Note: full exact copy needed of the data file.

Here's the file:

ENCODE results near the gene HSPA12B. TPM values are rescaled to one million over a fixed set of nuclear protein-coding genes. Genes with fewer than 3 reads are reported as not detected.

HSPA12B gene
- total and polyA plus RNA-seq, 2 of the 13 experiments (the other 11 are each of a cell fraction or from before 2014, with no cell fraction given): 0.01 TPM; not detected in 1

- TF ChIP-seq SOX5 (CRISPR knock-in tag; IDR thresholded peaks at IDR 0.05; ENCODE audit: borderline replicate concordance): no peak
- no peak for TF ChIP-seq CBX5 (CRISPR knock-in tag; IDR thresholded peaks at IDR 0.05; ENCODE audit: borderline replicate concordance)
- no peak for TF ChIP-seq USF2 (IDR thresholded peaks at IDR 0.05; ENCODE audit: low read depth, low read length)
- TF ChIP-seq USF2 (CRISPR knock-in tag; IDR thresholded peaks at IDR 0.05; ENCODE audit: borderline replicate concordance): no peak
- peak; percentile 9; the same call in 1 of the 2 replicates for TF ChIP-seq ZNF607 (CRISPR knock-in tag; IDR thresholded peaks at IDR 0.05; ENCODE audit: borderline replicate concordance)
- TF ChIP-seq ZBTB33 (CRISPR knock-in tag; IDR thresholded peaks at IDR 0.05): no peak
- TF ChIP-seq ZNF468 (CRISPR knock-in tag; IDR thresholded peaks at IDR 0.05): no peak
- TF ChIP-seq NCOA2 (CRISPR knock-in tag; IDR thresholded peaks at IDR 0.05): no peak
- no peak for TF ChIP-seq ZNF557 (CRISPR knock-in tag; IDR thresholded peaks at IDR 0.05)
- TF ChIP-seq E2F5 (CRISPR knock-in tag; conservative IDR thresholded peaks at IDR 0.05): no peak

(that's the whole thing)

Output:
ENCODE results near the gene HSPA12B. TPM values are rescaled to one million over a fixed set of nuclear protein-coding genes. Genes with fewer than 3 reads are reported as not detected.

HSPA12B gene
- total and polyA plus RNA-seq, 2 of the 13 experiments (the other 11 are each of a cell fraction or from before 2014, with no cell fraction given): 0.01 TPM; not detected in 1

- TF ChIP-seq SOX5 (CRISPR knock-in tag; IDR thresholded peaks at IDR 0.05; ENCODE audit: borderline replicate concordance): no peak
- no peak for TF ChIP-seq CBX5 (CRISPR knock-in tag; IDR thresholded peaks at IDR 0.05; ENCODE audit: borderline replicate concordance)
- no peak for TF ChIP-seq USF2 (IDR thresholded peaks at IDR 0.05; ENCODE audit: low read depth, low read length)
- TF ChIP-seq USF2 (CRISPR knock-in tag; IDR thresholded peaks at IDR 0.05; ENCODE audit: borderline replicate concordance): no peak
- peak; percentile 9; the same call in 1 of the 2 replicates for TF ChIP-seq ZNF607 (CRISPR knock-in tag; IDR thresholded peaks at IDR 0.05; ENCODE audit: borderline replicate concordance)
- TF ChIP-seq ZBTB33 (CRISPR knock-in tag; IDR thresholded peaks at IDR 0.05): no peak
- TF ChIP-seq ZNF468 (CRISPR knock-in tag; IDR thresholded peaks at IDR 0.05): no peak
- TF ChIP-seq NCOA2 (CRISPR knock-in tag; IDR thresholded peaks at IDR 0.05): no peak
- no peak for TF ChIP-seq ZNF557 (CRISPR knock-in tag; IDR thresholded peaks at IDR 0.05)
- TF ChIP-seq E2F5 (CRISPR knock-in tag; conservative IDR thresholded peaks at IDR 0.05): no peak